One of the biggest components of my auction prep was running through multiple hypotheticals and attempting to figure out which starting pitchers I might get for my $45. There were several viable duos, but Cueto was on nearly every one of my “dream” staffs because he went for $22 in both CBS and LABR and my “raw” price for him (assuming I was not employing this strategy) was $26. With every pitcher except for Kershaw still on the board I might have let Cueto go if someone said $24 but I was jubilant to get him at $23. He was two dollars under my $25 target and I had my first, ace level starter at a non-ace price.

Daniel Murphy $25 (1:8)
Murphy cost $28 in LABR, so even with the OBP adjustment I thought he’d sail past my price easily in Tout. But where the NL Touts were aggressive in the first few rounds in 2016, they were tentative in 2017. Trea Turner was nominated immediately after Cueto, and even though I’m not a Turner believer, I nearly said $31. Instead, I took advantage of the room’s early conservatism and grabbed Murphy four players later. I believe his 2016 season is repeatable except for the batting average/OBP, but at this price it won’t matter even if he “only” hits .310 and gets on base 35 percent of the time.

Starling Marte $30 (2:15)
I did not have category targets on offense, but I did want to make sure that I bought speed at some point during the auction. Marte allowed me to accomplish that mission early. Marte is a speed anchor who will also contribute everywhere else. His power falls a shade short of making him a five-category player, but given the paucity of speed in the current market, I’m perfectly fine locking in the 35-40 stolen bases and getting my power elsewhere.

Kyle Hendricks $18 (3:29)
And here was my second starting pitcher. There were a couple of instances where I came close to going past my $45 limit. I liked Noah Syndergaard at $26 and really liked Jake Arrieta at $22. Remember, I was not interested in paying excess money for strikeouts. What I purchased with Hendricks was not just his strong skill set, but also that amazing Cub defense. Hendricks could “regress” and still post an ERA in the low 3s. When I put this strategy together, Cueto and Hendricks were one of my “dream” combinations. I had my two starting pitchers…and four dollars of wiggle room if I wanted to spend more on closers later.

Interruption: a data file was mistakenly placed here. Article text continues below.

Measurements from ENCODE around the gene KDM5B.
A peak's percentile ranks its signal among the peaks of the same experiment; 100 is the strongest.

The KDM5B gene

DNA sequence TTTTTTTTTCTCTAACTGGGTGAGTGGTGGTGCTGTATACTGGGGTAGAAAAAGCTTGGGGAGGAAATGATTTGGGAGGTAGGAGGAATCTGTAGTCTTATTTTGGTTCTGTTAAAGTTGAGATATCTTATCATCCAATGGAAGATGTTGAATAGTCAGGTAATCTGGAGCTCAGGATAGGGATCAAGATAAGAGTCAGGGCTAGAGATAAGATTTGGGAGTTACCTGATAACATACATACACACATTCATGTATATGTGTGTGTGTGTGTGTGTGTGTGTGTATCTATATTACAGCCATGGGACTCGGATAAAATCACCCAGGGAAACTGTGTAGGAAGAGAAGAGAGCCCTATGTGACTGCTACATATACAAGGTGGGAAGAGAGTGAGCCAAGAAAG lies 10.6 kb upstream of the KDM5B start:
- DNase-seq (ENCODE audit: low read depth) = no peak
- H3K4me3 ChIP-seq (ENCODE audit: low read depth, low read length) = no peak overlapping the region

Ryan Braun $26 (4:38)
I had a high bid limit set for Braun, but was certain that Lenny Melnick of Roto Experts would grab Braun, as his proxy in LABR had purchased Braun for $31. Twenty-eight dollars was my logical stopping point. Instead, Lenny wasn’t involved in the bidding and I got what I felt was a bargain at $26 in Braun. Murphy, Marte, and Braun earned a combined $87 in OBP formats and were all positive OBP contributors in 2016. I was not pushing for profit with my top hitters, but getting the core of my offense for a combined $81 gives me a little wiggle room if any or all three of these hitters slip in 2017.

Tony Watson $10 (4:41)
Jeurys Familia $11 (4:46)
If I had been playing a straight value strategy, these are the closers I would have bought. I had Watson and Familia valued at a combined $30 in my “straight” valuations. Should I have waited for some of the lower-end bargains that came later? Perhaps. Craig Mish of Sirius XM is new to the NL owner pool and he dumped saves. Had I known that three teams were not paying for saves, I would have waited, especially on Watson. But hindsight is 20/20. I was two dollars over my pitching goal even if I spent a dollar on my last five arms but now I was done spending on pitchers for the day. Time to grab an offense.